Estrogen deficiency attenuates neovascularization in a murine model of hindlimb ischemia.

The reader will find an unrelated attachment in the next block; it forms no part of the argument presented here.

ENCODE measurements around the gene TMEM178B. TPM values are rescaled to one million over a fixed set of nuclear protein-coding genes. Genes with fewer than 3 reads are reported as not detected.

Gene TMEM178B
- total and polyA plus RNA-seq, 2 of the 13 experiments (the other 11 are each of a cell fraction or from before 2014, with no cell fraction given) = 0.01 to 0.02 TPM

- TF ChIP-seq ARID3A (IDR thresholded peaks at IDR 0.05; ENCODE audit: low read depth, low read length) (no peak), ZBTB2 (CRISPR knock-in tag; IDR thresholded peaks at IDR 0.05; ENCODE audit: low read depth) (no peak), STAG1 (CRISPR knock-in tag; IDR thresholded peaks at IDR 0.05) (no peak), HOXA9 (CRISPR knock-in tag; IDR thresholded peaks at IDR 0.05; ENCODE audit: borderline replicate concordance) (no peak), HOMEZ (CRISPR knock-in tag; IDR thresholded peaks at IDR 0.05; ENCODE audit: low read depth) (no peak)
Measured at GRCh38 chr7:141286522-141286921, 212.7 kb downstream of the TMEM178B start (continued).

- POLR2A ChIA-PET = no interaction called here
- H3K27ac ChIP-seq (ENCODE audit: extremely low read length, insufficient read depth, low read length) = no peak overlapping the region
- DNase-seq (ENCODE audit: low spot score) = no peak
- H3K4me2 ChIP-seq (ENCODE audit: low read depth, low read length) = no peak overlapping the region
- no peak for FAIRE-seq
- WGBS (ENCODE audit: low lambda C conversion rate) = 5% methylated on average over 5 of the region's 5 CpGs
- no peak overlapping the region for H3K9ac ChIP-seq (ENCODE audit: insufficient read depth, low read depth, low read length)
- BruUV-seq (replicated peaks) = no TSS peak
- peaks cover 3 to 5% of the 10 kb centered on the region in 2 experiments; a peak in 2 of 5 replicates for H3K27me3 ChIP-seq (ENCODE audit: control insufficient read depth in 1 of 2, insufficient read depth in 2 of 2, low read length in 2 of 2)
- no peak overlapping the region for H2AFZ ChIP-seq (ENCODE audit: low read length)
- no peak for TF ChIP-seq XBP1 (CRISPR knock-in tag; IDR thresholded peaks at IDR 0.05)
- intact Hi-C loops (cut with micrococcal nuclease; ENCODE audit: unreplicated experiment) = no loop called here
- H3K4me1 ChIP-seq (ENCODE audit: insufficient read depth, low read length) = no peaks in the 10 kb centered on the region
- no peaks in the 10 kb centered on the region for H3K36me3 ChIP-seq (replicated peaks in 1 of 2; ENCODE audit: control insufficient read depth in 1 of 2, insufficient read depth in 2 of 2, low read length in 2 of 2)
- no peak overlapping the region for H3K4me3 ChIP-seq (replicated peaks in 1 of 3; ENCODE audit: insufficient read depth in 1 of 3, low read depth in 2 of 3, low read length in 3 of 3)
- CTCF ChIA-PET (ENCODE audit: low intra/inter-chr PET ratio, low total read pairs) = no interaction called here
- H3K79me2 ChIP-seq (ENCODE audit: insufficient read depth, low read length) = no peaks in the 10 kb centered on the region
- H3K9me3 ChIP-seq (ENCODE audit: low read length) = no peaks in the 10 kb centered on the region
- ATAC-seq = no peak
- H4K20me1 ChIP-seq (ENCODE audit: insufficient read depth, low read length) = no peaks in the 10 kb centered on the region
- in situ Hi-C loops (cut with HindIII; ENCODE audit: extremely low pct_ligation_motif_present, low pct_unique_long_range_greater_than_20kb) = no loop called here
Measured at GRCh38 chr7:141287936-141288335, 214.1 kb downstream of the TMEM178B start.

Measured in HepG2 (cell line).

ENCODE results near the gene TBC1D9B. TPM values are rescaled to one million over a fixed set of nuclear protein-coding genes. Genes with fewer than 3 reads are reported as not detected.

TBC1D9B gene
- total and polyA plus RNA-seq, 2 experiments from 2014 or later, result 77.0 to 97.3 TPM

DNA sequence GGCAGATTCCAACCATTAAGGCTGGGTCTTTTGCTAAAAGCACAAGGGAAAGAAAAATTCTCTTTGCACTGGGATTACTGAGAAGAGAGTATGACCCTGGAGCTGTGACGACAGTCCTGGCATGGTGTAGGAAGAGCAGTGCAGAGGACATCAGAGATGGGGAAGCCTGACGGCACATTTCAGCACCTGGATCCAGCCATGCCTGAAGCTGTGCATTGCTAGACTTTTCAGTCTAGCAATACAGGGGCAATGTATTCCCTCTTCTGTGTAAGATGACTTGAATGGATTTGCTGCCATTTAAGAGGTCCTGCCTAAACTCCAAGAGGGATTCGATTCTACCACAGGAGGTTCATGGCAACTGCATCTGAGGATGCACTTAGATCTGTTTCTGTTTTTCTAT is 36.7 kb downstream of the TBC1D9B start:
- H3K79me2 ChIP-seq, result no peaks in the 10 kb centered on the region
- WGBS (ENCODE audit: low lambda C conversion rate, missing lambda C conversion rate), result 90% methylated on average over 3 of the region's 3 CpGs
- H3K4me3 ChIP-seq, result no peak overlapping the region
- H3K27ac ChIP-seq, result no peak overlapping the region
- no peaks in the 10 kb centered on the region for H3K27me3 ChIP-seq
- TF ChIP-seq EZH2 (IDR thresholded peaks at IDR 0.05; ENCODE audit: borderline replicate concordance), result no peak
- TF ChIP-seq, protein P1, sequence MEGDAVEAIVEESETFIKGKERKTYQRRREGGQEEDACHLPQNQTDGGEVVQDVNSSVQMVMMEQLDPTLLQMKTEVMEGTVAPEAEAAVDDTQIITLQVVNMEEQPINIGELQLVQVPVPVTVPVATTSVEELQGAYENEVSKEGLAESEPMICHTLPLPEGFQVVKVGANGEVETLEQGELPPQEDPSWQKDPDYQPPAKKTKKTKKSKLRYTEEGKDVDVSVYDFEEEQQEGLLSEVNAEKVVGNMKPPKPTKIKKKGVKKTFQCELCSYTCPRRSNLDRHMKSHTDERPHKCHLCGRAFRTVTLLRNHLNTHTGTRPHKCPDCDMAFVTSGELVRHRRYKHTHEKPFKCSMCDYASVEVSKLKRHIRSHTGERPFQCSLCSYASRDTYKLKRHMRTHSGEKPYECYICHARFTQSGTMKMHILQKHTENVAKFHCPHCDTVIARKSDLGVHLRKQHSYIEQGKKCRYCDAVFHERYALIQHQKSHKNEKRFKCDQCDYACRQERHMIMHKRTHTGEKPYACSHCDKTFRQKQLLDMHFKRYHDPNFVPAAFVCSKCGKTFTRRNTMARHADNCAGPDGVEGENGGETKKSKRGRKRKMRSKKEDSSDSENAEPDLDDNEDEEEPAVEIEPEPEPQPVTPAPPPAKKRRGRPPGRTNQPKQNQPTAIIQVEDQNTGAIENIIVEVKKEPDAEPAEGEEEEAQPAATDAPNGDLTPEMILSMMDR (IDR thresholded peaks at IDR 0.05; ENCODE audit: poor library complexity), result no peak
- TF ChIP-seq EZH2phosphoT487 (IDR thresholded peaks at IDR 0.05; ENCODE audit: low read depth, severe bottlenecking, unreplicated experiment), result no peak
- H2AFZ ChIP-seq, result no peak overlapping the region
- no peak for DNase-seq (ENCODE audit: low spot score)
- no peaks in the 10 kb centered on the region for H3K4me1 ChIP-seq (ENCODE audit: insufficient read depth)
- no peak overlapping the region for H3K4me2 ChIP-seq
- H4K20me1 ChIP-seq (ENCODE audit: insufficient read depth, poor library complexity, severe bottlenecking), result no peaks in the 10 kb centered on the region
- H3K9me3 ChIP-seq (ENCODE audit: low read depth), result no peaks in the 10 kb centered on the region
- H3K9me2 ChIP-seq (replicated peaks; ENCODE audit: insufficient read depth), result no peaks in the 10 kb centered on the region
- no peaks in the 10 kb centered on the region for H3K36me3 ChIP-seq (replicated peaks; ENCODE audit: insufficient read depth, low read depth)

ABSTRACT BACKGROUND: The possible relation between menopause and the development of peripheral arterial disease, especially lower extremity disease, has not been fully studied. To explore this issue, we investigated whether estrogen deficiency affected neovascularization in a murine model of hindlimb ischemia. METHODS: Ischemia was surgically induced in one hindlimb of oophorectomized and control female BALB/c mice. Neovascularization in the ischemic hindlimbs was evaluated using laser Doppler blood flow analysis and capillary density analysis of the adductor muscle. The expression of endothelial nitric oxide synthase protein in the adductor muscle of the ischemic hindlimbs was assessed. RESULTS: The plasma 17-β estradiol levels were significantly lower in the oophorectomized mice than in the control mice. The oophorectomized mice also had a significantly reduced blood perfusion index and capillary density on day 21 after the induction of hindlimb ischemia and significant suppression of endothelial nitric oxide synthase protein expression on day 3 after ischemia induction. CONCLUSIONS: Estrogen deficiency attenuated neovascularization in a murine model of hindlimb ischemia. Impaired neovascularization in oophorectomized mice might correlate with a reduction in endothelial nitric oxide synthase expression caused by estrogen deficiency.